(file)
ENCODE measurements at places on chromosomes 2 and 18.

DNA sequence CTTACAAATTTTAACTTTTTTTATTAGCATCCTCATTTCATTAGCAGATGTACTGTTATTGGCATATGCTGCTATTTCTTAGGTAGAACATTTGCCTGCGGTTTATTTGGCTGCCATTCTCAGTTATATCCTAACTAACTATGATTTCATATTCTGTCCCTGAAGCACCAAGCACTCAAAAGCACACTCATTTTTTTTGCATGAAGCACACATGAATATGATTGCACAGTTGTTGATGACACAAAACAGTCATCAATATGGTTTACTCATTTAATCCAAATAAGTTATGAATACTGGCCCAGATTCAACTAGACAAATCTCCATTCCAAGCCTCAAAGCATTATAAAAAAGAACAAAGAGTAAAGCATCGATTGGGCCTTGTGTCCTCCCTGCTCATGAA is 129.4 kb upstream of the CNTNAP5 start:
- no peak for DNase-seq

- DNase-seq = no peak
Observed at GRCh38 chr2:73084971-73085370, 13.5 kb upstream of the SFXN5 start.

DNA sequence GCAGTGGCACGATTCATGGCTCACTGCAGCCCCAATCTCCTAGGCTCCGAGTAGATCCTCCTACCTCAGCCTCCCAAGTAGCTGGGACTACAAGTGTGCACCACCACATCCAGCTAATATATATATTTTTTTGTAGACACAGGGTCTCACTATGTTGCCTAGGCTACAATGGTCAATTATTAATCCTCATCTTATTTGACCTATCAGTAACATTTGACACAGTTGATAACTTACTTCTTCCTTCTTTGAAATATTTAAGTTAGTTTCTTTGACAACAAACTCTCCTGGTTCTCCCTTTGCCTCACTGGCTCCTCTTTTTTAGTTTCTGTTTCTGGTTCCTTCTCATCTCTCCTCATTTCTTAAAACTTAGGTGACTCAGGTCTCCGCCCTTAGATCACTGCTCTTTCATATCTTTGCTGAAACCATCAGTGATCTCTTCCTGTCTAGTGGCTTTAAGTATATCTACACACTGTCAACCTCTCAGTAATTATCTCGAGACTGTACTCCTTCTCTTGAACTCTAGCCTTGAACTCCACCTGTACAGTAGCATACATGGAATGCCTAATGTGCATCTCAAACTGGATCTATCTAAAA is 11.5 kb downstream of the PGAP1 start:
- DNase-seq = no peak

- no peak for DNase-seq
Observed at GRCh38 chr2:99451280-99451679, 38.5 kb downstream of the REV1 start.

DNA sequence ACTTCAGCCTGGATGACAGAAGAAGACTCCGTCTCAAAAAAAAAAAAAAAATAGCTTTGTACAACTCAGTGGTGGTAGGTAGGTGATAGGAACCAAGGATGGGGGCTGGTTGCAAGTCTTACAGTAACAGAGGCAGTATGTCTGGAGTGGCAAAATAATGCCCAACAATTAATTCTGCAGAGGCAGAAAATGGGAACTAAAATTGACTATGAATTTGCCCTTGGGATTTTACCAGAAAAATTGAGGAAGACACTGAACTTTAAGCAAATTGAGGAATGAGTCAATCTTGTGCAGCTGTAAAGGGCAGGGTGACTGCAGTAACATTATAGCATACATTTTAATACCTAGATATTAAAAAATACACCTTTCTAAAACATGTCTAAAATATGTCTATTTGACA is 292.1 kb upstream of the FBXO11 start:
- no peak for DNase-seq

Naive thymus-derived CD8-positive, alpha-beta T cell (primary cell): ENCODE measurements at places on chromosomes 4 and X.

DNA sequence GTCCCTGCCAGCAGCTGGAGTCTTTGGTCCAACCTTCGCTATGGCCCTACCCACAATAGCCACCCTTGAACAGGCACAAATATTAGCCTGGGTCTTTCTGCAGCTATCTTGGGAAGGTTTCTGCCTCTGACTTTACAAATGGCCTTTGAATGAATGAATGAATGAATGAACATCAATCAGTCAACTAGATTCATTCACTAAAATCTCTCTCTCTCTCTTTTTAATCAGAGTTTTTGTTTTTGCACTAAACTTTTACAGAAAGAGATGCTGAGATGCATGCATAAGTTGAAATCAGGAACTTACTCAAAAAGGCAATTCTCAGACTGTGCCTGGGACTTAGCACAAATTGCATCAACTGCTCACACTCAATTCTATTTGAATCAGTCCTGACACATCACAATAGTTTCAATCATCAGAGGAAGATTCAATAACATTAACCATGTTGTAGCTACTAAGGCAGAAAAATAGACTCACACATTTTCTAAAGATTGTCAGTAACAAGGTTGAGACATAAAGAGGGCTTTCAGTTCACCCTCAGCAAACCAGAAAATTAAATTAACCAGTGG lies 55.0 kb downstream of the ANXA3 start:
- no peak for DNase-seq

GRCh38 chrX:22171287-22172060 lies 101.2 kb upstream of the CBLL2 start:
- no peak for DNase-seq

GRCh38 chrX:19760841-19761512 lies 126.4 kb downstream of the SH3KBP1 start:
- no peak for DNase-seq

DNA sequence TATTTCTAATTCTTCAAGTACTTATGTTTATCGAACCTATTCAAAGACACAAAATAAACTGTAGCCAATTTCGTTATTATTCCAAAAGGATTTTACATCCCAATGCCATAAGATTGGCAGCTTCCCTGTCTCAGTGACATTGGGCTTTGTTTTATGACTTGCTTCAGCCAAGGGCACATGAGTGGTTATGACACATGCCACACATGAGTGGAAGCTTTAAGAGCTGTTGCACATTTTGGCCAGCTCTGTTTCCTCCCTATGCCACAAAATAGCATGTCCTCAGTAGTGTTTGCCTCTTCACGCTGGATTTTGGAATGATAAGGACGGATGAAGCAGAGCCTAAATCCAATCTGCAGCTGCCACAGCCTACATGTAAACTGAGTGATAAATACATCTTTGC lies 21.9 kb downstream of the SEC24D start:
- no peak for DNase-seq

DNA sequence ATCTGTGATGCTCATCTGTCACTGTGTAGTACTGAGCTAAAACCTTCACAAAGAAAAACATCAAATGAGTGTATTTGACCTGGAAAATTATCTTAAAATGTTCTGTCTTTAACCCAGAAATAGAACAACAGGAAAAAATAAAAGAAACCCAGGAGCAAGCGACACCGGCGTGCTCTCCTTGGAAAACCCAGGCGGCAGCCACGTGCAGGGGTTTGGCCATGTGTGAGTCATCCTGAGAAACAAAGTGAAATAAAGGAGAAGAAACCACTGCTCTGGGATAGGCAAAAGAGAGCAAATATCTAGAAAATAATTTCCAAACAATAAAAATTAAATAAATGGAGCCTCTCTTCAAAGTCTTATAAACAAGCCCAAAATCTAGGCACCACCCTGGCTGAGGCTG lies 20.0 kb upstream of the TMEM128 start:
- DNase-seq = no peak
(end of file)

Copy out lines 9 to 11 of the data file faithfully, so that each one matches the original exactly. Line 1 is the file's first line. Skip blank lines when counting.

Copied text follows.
Observed at GRCh38 chr2:99451280-99451679, 38.5 kb downstream of the REV1 start.

DNA sequence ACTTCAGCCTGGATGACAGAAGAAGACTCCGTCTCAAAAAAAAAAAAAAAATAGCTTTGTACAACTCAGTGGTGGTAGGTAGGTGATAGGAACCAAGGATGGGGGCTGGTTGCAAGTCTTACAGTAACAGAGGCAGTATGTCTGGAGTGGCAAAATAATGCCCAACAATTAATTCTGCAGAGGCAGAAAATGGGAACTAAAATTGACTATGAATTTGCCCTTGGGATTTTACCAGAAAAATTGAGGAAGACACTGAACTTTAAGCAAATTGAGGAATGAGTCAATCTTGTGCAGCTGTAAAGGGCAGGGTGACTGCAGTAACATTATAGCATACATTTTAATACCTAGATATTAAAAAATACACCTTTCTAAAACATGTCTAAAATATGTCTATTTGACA is 292.1 kb upstream of the FBXO11 start:
- no peak for DNase-seq